No matter how outstanding your profile is, the ERAS recruiter will not take a look at your profile until you have at least two letters of recommendation (LoR). LoRs are an excellent medium to tell the residency program about your unique qualities and help them decide if you are a good fit for the program.
But many students have questions about getting a good letter of recommendation to help them get selected for their intended residency programs. Hence, in this article, we will address some of the most common questions future residents have and also give some tips to get a strong LoR.
Most programs will request you three letters of recommendation. However, you can submit up to four letters but a minimum of two.
The residency program you are applying to will have a specific requirement about the number of LoRs. Therefore, it will be best if you stick with the number prescribed by the residency program.
A great letter of recommendation provides the context to how exactly the writer knows you. They must specify how and when you worked together, in what specialty, and your aptitude.
A strong LoR should be more than a page long and give a specific example of your performance. It should specify how you stand out from other students and your overall ranking among your peers. In addition, it should include information about your hobbies/extracurricular activities and the unique characteristics that make you an ideal candidate for the residency program.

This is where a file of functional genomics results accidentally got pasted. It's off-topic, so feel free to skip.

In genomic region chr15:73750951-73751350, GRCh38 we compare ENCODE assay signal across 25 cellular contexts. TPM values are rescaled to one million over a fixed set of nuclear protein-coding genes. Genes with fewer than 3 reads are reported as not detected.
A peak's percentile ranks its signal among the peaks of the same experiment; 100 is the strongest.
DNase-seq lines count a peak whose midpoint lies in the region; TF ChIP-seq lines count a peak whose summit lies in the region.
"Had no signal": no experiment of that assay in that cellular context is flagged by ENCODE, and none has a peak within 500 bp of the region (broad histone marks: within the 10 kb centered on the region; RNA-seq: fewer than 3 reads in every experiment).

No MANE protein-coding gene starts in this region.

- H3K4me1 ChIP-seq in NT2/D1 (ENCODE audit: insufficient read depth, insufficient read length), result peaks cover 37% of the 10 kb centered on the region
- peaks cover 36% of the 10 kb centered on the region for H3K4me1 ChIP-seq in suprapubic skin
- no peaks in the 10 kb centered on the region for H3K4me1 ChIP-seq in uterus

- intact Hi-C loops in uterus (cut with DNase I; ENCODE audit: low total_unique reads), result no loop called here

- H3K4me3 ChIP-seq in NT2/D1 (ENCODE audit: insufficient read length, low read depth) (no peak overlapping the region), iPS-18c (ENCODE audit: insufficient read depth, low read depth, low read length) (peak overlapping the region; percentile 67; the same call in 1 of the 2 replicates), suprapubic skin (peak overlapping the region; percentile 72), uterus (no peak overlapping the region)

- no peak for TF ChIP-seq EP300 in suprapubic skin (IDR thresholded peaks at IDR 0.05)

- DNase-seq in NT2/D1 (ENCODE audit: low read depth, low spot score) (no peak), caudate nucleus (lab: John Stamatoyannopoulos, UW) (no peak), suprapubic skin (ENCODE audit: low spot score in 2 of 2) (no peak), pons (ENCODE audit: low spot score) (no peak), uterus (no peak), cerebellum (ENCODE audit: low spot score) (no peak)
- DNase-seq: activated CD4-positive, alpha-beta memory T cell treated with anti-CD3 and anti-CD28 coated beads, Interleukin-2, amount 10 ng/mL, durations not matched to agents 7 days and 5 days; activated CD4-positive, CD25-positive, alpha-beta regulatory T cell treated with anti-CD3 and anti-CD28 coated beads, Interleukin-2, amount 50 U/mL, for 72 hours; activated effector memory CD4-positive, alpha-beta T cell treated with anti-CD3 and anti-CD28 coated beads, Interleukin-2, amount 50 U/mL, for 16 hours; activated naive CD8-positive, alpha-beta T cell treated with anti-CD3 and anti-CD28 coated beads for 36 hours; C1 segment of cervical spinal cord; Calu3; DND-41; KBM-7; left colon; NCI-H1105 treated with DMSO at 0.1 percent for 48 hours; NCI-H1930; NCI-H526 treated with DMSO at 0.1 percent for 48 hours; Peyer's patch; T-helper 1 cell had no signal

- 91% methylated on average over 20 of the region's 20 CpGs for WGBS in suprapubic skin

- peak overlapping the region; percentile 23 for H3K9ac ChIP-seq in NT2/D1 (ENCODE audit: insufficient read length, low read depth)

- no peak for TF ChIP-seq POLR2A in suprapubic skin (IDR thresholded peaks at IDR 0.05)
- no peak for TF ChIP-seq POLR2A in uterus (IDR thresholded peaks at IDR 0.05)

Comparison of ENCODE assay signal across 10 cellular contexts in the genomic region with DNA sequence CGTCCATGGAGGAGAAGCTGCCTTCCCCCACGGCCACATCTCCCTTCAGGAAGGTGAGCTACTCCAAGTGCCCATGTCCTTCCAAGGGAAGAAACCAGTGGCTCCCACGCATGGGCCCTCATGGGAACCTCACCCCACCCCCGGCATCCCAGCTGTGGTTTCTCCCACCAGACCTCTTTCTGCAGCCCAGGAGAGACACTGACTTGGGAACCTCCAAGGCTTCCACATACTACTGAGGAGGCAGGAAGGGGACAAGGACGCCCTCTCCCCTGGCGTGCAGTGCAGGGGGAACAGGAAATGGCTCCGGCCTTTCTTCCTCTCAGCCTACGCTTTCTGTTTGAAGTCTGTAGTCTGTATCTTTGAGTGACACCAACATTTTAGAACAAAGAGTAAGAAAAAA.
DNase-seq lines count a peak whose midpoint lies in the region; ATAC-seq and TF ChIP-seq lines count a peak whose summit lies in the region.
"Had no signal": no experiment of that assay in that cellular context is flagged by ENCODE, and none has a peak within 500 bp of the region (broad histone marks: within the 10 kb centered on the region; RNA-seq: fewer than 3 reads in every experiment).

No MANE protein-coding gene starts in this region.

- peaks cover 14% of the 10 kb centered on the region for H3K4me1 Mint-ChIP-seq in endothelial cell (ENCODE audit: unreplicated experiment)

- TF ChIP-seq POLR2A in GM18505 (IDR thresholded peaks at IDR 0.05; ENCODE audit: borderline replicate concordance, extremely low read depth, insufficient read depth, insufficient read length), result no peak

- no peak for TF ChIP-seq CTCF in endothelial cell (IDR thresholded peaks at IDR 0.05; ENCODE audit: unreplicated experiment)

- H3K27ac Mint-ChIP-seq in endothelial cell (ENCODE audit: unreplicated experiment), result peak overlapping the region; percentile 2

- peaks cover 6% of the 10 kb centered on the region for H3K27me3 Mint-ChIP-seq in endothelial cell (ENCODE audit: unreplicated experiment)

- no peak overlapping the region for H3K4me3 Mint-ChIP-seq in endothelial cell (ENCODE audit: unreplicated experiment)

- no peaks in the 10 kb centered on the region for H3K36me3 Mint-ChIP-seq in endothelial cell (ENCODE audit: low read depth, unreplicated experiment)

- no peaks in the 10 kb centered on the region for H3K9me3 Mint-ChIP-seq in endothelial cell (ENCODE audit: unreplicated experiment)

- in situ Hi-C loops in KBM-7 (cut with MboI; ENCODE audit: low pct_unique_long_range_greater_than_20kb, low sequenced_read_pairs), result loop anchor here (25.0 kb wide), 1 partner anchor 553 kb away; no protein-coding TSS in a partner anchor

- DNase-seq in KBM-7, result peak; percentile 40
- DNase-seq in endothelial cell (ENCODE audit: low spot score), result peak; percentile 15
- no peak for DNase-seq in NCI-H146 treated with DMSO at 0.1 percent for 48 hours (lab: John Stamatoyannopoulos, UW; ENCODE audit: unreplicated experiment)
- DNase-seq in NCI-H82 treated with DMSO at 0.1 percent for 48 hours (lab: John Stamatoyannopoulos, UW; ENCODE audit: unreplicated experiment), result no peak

When you want an LoR, it is a good idea to set up a short in-person meeting with the writer to request it. You can tell them about your chosen residency program and how you enjoyed working in their specialty.
Suppose you already know which residency program you are going to apply to. In that case, you can ask your attending at the start of your rotation if you need an LoR from them. It will help them to pay closer attention to you and give you a more accurate assessment in your LoR. Once you have told this to the attending, you should make sure to perform outstandingly in their specialty rotation.
You should make sure to give plenty of time to the attending to write the letter of recommendation. Also, you should provide them with the names of the fellows and residents with whom you have worked.
A strong letter of recommendation is your ticket to enter the residency program of your choice. Hence you must make sure that you follow the above steps and play your cards right. A good LoR will make you stand out from your peers and tell the program about your excellent and trustworthy character.